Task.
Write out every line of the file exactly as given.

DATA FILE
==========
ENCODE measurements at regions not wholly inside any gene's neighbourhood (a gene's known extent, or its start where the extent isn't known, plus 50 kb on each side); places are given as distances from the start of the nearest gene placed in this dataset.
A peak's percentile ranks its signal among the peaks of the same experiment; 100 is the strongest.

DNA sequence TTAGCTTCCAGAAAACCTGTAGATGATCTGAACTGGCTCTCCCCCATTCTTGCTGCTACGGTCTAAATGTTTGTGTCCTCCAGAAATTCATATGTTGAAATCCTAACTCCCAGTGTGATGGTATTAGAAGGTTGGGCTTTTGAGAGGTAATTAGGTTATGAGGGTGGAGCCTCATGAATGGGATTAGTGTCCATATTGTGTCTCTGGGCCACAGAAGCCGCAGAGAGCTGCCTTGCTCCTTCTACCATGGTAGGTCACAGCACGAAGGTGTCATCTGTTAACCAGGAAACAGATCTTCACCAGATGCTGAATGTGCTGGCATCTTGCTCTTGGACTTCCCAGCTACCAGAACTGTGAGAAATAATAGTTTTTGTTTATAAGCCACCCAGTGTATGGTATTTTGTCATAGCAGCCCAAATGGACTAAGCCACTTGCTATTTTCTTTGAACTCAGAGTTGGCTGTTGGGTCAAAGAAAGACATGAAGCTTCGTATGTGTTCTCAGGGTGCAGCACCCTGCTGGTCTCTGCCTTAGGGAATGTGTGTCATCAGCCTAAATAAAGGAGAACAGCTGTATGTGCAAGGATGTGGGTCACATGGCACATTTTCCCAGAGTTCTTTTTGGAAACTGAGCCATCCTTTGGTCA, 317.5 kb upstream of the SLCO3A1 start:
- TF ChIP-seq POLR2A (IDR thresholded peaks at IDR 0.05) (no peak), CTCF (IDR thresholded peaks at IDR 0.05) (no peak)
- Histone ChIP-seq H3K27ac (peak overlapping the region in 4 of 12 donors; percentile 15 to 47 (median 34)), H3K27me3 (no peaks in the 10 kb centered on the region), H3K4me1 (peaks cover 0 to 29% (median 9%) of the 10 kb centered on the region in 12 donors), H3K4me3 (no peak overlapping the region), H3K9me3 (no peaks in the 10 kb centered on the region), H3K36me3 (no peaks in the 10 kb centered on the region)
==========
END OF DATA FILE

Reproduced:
ENCODE measurements at regions not wholly inside any gene's neighbourhood (a gene's known extent, or its start where the extent isn't known, plus 50 kb on each side); places are given as distances from the start of the nearest gene placed in this dataset.
A peak's percentile ranks its signal among the peaks of the same experiment; 100 is the strongest.

DNA sequence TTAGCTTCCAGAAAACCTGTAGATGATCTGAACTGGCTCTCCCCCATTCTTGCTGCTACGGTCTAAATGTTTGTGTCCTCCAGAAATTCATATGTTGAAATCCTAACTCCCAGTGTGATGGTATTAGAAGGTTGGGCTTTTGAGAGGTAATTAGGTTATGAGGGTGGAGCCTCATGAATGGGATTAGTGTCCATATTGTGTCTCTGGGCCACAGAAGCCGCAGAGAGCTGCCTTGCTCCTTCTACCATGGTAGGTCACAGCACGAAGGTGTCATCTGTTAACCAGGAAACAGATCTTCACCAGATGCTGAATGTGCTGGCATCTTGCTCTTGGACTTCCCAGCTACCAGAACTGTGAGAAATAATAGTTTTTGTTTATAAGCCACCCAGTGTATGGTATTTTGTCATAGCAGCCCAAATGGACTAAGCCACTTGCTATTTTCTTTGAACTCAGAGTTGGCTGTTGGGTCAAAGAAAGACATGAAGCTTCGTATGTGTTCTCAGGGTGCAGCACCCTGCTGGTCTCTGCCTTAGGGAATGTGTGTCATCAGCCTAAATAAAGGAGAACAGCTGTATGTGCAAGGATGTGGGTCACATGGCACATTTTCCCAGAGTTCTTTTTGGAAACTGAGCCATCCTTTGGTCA, 317.5 kb upstream of the SLCO3A1 start:
- TF ChIP-seq POLR2A (IDR thresholded peaks at IDR 0.05) (no peak), CTCF (IDR thresholded peaks at IDR 0.05) (no peak)
- Histone ChIP-seq H3K27ac (peak overlapping the region in 4 of 12 donors; percentile 15 to 47 (median 34)), H3K27me3 (no peaks in the 10 kb centered on the region), H3K4me1 (peaks cover 0 to 29% (median 9%) of the 10 kb centered on the region in 12 donors), H3K4me3 (no peak overlapping the region), H3K9me3 (no peaks in the 10 kb centered on the region), H3K36me3 (no peaks in the 10 kb centered on the region)